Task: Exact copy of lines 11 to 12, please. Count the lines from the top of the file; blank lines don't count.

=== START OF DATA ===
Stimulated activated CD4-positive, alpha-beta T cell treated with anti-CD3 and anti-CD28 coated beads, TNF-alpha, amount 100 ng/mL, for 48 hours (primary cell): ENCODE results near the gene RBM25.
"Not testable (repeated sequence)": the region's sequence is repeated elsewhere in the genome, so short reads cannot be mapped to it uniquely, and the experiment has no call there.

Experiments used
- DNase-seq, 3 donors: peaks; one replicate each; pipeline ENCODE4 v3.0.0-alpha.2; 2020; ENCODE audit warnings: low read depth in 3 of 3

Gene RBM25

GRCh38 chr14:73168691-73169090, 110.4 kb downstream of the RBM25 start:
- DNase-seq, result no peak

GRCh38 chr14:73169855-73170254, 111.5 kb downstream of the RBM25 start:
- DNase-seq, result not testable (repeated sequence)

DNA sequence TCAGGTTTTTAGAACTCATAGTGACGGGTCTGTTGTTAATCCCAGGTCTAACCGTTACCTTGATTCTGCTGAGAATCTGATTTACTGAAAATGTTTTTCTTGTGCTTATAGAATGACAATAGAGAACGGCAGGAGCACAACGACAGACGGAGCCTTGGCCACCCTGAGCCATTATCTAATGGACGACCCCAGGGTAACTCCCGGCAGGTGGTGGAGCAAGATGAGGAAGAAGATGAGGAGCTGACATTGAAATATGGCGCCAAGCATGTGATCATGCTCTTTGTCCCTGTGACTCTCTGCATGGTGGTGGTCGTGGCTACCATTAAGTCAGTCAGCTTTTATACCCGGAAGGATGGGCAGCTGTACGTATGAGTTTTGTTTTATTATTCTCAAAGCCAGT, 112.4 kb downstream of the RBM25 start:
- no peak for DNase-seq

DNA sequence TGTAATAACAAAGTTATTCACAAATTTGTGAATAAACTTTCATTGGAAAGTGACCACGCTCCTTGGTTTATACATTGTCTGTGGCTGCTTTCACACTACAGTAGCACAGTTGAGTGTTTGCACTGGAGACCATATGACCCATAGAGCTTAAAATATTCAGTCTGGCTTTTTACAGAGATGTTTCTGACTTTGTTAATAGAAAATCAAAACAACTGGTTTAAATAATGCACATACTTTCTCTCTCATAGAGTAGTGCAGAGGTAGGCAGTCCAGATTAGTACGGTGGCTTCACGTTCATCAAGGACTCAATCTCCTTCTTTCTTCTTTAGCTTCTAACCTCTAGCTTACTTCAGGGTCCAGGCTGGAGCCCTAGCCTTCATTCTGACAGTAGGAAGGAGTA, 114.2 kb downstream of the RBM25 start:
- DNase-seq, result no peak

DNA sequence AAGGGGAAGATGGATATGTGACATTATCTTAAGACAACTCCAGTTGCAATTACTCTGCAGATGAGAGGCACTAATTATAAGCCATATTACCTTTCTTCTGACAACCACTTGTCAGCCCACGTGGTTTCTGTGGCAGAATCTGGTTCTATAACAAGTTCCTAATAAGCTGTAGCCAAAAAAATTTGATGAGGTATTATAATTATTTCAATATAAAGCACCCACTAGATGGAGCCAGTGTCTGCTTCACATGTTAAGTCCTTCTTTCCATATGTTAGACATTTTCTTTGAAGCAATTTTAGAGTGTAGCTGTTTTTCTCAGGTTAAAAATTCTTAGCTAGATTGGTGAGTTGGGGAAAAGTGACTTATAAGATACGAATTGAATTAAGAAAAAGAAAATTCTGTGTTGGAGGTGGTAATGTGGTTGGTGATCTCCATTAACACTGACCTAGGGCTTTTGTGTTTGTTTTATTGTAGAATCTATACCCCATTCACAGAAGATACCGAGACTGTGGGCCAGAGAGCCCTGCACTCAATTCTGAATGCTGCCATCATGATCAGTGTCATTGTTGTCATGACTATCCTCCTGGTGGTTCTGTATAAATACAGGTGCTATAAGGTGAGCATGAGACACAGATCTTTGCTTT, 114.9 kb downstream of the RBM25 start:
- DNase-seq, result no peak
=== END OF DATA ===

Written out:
- no peak for DNase-seq

DNA sequence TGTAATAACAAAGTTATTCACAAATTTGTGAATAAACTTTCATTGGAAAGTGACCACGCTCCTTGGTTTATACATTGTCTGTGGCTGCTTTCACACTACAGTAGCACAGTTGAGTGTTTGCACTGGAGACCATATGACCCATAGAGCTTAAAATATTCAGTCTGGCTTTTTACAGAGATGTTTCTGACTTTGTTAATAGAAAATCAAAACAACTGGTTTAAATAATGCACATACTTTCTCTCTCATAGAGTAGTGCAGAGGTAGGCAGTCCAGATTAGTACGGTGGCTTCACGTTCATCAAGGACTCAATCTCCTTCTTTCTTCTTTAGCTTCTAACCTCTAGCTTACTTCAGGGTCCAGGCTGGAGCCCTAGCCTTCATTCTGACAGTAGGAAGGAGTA, 114.2 kb downstream of the RBM25 start: